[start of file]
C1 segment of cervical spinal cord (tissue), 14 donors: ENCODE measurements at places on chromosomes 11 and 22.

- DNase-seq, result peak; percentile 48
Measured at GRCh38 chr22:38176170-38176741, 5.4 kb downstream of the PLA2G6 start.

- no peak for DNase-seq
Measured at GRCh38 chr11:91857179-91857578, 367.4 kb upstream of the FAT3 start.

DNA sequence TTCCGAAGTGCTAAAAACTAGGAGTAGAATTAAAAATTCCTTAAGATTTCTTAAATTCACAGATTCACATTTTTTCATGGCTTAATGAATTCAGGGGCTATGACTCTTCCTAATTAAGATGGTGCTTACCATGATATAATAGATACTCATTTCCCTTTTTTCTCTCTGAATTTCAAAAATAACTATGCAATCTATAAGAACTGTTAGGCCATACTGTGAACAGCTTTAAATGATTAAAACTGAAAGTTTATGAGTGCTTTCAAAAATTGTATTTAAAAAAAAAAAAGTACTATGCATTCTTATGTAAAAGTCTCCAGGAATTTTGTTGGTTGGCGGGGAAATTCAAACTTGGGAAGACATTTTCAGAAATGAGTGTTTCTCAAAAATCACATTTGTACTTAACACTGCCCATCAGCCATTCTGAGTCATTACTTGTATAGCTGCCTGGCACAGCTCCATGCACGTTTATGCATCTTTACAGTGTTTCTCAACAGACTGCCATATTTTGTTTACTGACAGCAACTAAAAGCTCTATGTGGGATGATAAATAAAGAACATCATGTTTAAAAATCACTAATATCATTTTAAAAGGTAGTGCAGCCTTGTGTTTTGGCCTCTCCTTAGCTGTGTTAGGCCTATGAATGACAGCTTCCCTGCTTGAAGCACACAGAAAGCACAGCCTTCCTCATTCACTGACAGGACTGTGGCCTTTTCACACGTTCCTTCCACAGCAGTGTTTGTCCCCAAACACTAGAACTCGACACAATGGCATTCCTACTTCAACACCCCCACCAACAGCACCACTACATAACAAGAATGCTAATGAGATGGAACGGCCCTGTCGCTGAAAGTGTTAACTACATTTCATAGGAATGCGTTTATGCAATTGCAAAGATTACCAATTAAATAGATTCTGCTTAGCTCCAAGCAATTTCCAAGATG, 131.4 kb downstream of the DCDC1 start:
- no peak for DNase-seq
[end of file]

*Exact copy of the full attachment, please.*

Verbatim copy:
C1 segment of cervical spinal cord (tissue), 14 donors: ENCODE measurements at places on chromosomes 11 and 22.

- DNase-seq, result peak; percentile 48
Measured at GRCh38 chr22:38176170-38176741, 5.4 kb downstream of the PLA2G6 start.

- no peak for DNase-seq
Measured at GRCh38 chr11:91857179-91857578, 367.4 kb upstream of the FAT3 start.

DNA sequence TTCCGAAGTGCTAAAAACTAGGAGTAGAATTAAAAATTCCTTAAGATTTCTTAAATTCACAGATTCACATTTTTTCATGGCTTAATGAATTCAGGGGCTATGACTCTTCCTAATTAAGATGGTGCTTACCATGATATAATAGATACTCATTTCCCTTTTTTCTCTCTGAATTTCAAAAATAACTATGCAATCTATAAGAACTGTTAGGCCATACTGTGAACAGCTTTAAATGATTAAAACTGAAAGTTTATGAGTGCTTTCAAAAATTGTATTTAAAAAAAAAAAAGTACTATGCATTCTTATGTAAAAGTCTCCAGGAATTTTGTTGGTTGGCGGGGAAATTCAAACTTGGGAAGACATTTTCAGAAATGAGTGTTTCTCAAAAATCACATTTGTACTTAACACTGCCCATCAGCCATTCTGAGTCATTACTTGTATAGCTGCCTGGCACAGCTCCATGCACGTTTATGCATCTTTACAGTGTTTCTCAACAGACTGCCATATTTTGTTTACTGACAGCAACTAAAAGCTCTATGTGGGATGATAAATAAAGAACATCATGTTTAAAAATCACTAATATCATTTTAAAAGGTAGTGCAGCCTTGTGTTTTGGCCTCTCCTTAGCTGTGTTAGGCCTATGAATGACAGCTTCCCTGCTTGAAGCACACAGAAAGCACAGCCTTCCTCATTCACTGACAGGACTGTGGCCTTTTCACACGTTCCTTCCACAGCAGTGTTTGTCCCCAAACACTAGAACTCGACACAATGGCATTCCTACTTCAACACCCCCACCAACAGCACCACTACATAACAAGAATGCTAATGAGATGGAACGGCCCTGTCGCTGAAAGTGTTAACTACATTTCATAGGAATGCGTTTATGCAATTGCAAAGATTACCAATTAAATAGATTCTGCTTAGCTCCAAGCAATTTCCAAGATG, 131.4 kb downstream of the DCDC1 start:
- no peak for DNase-seq